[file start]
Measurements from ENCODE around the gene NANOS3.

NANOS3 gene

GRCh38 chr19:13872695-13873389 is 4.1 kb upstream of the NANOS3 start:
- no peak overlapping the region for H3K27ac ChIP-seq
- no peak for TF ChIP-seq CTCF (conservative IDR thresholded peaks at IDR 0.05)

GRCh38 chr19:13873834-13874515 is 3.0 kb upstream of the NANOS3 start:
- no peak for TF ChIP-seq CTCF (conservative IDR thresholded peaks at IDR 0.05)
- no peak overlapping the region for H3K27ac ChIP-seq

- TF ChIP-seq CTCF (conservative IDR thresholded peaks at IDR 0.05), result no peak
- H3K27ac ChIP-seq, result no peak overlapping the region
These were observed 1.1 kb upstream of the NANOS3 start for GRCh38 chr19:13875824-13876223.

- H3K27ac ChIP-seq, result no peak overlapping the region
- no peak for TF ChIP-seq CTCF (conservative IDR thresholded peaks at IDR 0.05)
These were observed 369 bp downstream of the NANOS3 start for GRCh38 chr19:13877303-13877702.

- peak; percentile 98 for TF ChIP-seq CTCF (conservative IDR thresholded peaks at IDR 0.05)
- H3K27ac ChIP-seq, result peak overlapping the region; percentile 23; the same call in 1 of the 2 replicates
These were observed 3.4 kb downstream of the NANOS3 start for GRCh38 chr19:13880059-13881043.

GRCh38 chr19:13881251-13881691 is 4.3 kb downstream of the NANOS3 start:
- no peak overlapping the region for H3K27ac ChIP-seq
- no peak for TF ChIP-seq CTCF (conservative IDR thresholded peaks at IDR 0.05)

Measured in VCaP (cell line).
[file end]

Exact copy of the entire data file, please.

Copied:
Measurements from ENCODE around the gene NANOS3.

NANOS3 gene

GRCh38 chr19:13872695-13873389 is 4.1 kb upstream of the NANOS3 start:
- no peak overlapping the region for H3K27ac ChIP-seq
- no peak for TF ChIP-seq CTCF (conservative IDR thresholded peaks at IDR 0.05)

GRCh38 chr19:13873834-13874515 is 3.0 kb upstream of the NANOS3 start:
- no peak for TF ChIP-seq CTCF (conservative IDR thresholded peaks at IDR 0.05)
- no peak overlapping the region for H3K27ac ChIP-seq

- TF ChIP-seq CTCF (conservative IDR thresholded peaks at IDR 0.05), result no peak
- H3K27ac ChIP-seq, result no peak overlapping the region
These were observed 1.1 kb upstream of the NANOS3 start for GRCh38 chr19:13875824-13876223.

- H3K27ac ChIP-seq, result no peak overlapping the region
- no peak for TF ChIP-seq CTCF (conservative IDR thresholded peaks at IDR 0.05)
These were observed 369 bp downstream of the NANOS3 start for GRCh38 chr19:13877303-13877702.

- peak; percentile 98 for TF ChIP-seq CTCF (conservative IDR thresholded peaks at IDR 0.05)
- H3K27ac ChIP-seq, result peak overlapping the region; percentile 23; the same call in 1 of the 2 replicates
These were observed 3.4 kb downstream of the NANOS3 start for GRCh38 chr19:13880059-13881043.

GRCh38 chr19:13881251-13881691 is 4.3 kb downstream of the NANOS3 start:
- no peak overlapping the region for H3K27ac ChIP-seq
- no peak for TF ChIP-seq CTCF (conservative IDR thresholded peaks at IDR 0.05)

Measured in VCaP (cell line).